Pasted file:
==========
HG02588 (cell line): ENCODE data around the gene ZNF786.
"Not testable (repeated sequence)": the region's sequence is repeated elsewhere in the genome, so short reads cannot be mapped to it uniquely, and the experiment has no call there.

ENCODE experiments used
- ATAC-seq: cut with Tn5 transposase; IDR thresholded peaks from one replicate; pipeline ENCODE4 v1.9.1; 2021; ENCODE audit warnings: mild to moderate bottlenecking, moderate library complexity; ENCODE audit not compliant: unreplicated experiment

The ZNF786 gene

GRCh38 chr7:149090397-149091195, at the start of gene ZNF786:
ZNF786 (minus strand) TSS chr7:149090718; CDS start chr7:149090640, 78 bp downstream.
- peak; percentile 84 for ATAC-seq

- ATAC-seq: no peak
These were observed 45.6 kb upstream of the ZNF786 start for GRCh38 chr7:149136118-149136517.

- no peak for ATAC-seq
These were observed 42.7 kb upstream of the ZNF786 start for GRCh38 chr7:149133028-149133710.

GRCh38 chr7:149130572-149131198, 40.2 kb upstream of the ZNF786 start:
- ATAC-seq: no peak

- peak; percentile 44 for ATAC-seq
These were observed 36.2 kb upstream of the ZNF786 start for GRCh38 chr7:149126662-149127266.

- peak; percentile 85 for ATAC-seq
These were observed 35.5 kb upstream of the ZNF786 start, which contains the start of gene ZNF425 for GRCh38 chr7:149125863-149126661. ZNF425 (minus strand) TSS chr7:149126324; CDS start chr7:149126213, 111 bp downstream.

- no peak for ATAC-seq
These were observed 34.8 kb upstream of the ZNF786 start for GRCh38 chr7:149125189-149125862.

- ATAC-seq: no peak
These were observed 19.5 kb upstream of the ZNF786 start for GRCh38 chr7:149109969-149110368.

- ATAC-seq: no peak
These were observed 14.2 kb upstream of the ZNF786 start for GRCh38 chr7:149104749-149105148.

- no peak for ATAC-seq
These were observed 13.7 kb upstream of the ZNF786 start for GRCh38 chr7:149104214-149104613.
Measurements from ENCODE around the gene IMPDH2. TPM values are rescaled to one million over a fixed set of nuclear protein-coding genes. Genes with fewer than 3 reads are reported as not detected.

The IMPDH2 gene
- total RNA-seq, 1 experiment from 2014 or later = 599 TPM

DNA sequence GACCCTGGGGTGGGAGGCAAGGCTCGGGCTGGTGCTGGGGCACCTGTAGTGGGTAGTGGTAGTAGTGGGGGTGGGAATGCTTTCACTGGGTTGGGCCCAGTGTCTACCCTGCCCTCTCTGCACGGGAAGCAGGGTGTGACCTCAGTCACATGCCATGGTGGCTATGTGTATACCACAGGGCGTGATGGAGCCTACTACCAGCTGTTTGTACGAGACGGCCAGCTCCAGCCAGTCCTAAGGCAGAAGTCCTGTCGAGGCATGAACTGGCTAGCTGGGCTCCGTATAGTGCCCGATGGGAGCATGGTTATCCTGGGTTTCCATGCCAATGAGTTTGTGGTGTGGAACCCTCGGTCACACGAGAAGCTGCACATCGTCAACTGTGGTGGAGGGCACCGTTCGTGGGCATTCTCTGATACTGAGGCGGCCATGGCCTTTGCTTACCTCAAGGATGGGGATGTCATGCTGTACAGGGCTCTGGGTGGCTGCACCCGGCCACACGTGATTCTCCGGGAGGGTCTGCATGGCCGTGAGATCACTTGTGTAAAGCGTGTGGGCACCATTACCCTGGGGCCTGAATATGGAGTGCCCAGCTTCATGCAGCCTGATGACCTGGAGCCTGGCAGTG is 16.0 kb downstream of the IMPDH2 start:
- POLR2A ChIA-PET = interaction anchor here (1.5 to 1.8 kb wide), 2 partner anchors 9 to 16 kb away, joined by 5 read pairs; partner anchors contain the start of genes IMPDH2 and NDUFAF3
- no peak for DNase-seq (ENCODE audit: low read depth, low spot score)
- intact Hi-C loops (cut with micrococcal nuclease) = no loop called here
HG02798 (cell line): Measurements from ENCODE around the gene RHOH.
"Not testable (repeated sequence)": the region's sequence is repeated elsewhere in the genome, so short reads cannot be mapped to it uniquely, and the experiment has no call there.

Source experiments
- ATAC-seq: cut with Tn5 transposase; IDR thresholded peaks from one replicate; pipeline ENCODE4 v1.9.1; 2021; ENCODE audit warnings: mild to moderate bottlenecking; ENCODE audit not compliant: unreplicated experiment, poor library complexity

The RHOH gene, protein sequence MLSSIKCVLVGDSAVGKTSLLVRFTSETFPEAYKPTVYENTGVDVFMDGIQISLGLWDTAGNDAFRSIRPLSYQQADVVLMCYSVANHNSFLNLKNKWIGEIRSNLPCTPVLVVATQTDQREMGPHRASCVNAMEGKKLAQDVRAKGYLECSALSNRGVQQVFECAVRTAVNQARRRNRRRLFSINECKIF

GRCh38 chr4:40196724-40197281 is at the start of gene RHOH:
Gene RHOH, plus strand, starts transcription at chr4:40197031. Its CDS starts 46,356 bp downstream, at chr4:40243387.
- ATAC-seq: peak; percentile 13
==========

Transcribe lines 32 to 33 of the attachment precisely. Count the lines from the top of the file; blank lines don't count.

- no peak for DNase-seq (ENCODE audit: low read depth, low spot score)
- intact Hi-C loops (cut with micrococcal nuclease) = no loop called here